Examining anti-money laundering controls and the role of regulatory authorities.

Despite stringent anti-money laundering (AML) policies and procedures, an estimated USD $2 trillion of illicit money still makes its way into the global financial system each year, raising concerns about the effectiveness of AML controls and frameworks.

The recent case involving Toronto-Dominion Bank (TD), one of Canada’s largest, underscores the persistent challenge faced by regulatory bodies and financial institutions in combating these illicit financial activities.

TD being investigated for money laundering.

TD is currently being investigated by the US Department of Justice (DoJ) for its alleged involvement in a money laundering case involving at least USD $653 million. TD was implicated in the case after the US Drug Enforcement Agency (DEA) conducted surveillance on suspicious bank deposits made by the primary defendant in a drug-trafficking operation.

Several deposits of illicit funds linked to US fentanyl sales were made to various TD branches in the US. The lead defendant and five others were later charged in 2021 for money laundering and drug trafficking that took place from 2016 to 2021.

TD has set aside USD $450 million for anticipated penalties from the ongoing DoJ and regulatory investigations. The full brunt of related monetary and non-monetary penalties is still unknown at this time. Analysts estimate that TD’s fines could range from USD $500 million to USD $1 billion with others estimating higher fines around USD $2 billion.


FinTRAC assessment.

Additionally, in 2023, Canada’s Financial Transactions and Reports Analysis Centre (FinTRAC), conducted a thorough assessment of TD’s AML controls as part of its routine examination of Canada’s financial institutions. FinTRAC identified several major weaknesses and fined TD CAD $9.2 million in 2024 which was the largest administrative fine ever imposed by FinTRAC to Canada’s big banks.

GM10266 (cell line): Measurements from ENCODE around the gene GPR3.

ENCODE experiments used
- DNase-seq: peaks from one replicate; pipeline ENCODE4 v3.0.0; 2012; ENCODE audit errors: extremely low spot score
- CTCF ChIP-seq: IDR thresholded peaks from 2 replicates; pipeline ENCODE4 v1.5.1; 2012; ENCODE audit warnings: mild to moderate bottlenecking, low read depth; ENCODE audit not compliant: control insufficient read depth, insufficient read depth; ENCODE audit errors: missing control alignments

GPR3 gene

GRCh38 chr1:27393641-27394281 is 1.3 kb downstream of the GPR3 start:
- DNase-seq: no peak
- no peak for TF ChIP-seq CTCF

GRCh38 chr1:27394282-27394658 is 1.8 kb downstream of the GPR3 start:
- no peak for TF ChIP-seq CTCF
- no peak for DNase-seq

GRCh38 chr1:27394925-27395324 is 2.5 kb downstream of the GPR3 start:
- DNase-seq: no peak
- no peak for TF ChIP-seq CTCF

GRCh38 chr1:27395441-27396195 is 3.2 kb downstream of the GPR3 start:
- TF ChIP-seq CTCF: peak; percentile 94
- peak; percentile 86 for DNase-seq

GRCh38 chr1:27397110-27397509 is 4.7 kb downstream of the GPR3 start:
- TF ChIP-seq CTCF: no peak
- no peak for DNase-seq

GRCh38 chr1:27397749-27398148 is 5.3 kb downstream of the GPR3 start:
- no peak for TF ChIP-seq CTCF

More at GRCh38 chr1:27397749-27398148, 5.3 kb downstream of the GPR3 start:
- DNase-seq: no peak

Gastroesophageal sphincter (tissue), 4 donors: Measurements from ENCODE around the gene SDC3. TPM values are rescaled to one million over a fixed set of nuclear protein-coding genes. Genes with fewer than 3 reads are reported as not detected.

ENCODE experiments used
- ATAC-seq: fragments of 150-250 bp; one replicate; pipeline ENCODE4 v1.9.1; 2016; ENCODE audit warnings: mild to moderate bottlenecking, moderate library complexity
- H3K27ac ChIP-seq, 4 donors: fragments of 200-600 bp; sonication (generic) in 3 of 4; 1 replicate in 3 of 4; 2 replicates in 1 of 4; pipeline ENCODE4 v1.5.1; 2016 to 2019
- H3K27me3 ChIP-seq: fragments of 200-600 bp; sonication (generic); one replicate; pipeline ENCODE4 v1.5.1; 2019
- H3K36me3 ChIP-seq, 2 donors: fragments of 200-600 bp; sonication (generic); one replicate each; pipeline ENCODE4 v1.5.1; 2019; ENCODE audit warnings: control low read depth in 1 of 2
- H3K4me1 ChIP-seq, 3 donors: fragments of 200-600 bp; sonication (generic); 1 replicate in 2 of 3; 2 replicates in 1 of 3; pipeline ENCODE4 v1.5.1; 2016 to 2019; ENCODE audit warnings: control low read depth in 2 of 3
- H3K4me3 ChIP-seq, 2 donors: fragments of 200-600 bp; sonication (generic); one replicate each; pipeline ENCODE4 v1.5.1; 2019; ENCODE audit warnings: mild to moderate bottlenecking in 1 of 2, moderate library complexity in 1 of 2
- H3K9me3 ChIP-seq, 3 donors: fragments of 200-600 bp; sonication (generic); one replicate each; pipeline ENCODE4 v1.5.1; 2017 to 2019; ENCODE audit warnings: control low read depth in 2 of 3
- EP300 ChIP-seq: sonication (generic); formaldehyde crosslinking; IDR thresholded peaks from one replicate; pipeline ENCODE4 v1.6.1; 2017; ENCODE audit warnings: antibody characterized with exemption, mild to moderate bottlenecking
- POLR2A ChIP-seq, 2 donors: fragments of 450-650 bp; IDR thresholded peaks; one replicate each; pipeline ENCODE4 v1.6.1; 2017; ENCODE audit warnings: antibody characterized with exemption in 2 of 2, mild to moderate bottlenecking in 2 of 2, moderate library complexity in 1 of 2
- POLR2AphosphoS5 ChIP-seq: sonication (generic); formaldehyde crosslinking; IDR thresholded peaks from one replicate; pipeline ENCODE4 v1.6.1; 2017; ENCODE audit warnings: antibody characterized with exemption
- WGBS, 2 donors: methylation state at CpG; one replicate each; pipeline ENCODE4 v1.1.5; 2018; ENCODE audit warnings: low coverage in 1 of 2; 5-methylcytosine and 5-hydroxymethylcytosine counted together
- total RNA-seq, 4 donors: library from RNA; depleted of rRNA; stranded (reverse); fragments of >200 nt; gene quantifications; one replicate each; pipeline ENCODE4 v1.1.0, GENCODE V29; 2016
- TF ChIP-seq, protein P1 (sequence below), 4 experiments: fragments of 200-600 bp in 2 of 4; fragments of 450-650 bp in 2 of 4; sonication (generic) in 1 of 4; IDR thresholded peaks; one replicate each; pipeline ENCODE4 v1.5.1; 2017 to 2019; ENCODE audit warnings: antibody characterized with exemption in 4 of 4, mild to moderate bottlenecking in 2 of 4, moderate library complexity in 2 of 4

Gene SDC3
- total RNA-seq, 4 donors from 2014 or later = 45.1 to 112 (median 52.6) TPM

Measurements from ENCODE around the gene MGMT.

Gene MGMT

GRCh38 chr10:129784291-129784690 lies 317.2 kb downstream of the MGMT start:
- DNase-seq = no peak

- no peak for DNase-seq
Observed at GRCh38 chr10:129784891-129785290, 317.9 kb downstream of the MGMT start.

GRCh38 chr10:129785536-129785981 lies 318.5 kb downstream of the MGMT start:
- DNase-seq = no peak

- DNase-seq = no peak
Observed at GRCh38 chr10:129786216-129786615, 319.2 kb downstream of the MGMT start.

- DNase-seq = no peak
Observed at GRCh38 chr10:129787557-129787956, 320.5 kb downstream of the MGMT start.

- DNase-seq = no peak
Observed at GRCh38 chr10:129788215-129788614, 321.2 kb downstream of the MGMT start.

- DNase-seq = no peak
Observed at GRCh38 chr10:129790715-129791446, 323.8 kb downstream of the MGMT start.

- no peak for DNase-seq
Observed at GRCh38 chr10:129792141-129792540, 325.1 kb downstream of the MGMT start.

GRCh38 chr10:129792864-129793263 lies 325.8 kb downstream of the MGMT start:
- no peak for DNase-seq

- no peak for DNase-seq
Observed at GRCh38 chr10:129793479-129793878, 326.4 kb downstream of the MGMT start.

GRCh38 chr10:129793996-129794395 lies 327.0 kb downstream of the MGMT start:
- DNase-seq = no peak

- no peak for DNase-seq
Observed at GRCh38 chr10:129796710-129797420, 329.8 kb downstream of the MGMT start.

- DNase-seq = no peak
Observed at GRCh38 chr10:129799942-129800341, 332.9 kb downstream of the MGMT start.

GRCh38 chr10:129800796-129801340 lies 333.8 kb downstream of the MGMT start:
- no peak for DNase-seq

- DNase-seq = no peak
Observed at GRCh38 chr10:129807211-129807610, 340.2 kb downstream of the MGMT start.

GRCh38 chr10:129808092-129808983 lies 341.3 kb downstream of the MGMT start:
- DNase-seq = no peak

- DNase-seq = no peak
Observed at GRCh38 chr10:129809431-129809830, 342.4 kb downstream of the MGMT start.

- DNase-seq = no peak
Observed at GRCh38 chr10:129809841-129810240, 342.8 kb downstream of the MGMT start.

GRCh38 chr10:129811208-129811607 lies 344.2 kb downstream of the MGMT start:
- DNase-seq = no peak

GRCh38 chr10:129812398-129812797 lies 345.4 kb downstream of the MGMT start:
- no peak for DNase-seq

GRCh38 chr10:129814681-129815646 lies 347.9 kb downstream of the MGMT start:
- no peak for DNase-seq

FinTRAC reported several violations, such as failing to submit multiple Suspicious Transaction Reports (STRs) and failing to document instances of money laundering and terrorist activity financing risk. FinTRAC also stated the bank failed to prescribe the necessary measures for a number of high-risk customers (such as obtaining source of funds and other mandatory information).


Other Canadian banks fined.

TD, however, was not the only bank requiring AML improvements. In 2023, FinTRAC fined the Canadian Imperial Bank of Commerce (CIBC) CAD $1.3 million and the Royal Bank of Canada (RBC) CAD $7.4 million for administrative violations and gaps in AML controls. FinTRAC’s reviews highlight the critical role regulatory bodies play in strengthening AML practices.


Global financial sector impacted by inadequate AML systems.

A cursory examination of recent history reveals numerous instances of illicit activities and inadequate AML systems within the global financial sector. In 2023, the Deutsche Bank was fined USD $186 million for failing to address faulty money laundering controls and the list goes on. A particularly egregious case occurred in 2012 when the Hongkong and Shanghai Banking Corporation (HSBC) was fined USD $1.9 billion to avoid criminal prosecution for allowing at least USD $881 million to flow through the bank from drug cartels, and terrorist activities for more than a decade.

HSBC was also found to be knowingly conducting major transactions with sanctioned countries. Former compliance officers from HSBC have complained about not having enough time to investigate suspicious transactions and lacking the power to make any meaningful decisions. HSBC received a deferred prosecution agreement which entailed a fine and five years of monitoring overseen by the US DoJ—a move that has been heavily criticized in some quarters.


Calls for overhaul of AML controls.

The allegations against TD, coupled with the findings of FinTRAC and the other examples, may point to systemic weaknesses in AML controls and oversight. While it’s still too early to determine how the ongoing investigation will impact TD, the bank’s executive is already facing strong calls for an overhaul.

On the compliance front, TD’s CEO, Bharat Masrani, stated the bank has already invested CAD $500 million to upgrade its AML program and plans to do more in the months and weeks ahead.

TD’s response to the investigation appears to signal a commitment to address deficiencies and strengthen compliance measures. However, the effectiveness of these efforts remains to be seen.

Ultimately, the TD case serves as a reminder of the ongoing challenges in combating financial crime, the imperative for continuous improvement in AML practices across the banking industry, and the need for collaboration between regulatory authorities and financial institutions.